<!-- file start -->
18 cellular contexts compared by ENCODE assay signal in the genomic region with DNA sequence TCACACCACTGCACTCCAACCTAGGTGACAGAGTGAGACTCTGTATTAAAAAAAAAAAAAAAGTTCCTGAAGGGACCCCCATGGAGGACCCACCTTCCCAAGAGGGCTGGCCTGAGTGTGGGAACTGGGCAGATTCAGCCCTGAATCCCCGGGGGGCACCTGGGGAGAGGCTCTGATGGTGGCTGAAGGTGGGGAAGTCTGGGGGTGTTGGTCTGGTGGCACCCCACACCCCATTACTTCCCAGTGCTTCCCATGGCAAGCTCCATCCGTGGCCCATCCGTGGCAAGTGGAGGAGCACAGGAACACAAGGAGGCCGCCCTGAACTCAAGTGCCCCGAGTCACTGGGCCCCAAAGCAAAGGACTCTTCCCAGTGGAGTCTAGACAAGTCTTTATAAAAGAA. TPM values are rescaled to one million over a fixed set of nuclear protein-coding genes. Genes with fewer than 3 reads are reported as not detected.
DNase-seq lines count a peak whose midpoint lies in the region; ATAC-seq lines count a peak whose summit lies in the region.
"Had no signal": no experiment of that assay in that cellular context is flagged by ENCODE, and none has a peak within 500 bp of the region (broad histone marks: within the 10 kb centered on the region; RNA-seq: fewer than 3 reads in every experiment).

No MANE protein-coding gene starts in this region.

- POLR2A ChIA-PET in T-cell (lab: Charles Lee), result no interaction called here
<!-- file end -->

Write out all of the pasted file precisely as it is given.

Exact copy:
18 cellular contexts compared by ENCODE assay signal in the genomic region with DNA sequence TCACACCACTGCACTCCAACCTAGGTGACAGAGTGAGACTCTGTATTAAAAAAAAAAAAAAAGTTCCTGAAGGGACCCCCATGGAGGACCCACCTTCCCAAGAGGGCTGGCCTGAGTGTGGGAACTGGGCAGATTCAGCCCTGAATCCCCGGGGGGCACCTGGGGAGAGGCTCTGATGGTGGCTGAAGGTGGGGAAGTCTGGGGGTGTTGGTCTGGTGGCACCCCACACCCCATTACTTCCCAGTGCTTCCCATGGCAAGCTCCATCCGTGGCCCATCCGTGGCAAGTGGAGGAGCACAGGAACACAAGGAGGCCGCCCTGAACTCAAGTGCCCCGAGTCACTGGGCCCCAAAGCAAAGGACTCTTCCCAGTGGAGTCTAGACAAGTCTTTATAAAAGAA. TPM values are rescaled to one million over a fixed set of nuclear protein-coding genes. Genes with fewer than 3 reads are reported as not detected.
DNase-seq lines count a peak whose midpoint lies in the region; ATAC-seq lines count a peak whose summit lies in the region.
"Had no signal": no experiment of that assay in that cellular context is flagged by ENCODE, and none has a peak within 500 bp of the region (broad histone marks: within the 10 kb centered on the region; RNA-seq: fewer than 3 reads in every experiment).

No MANE protein-coding gene starts in this region.

- POLR2A ChIA-PET in T-cell (lab: Charles Lee), result no interaction called here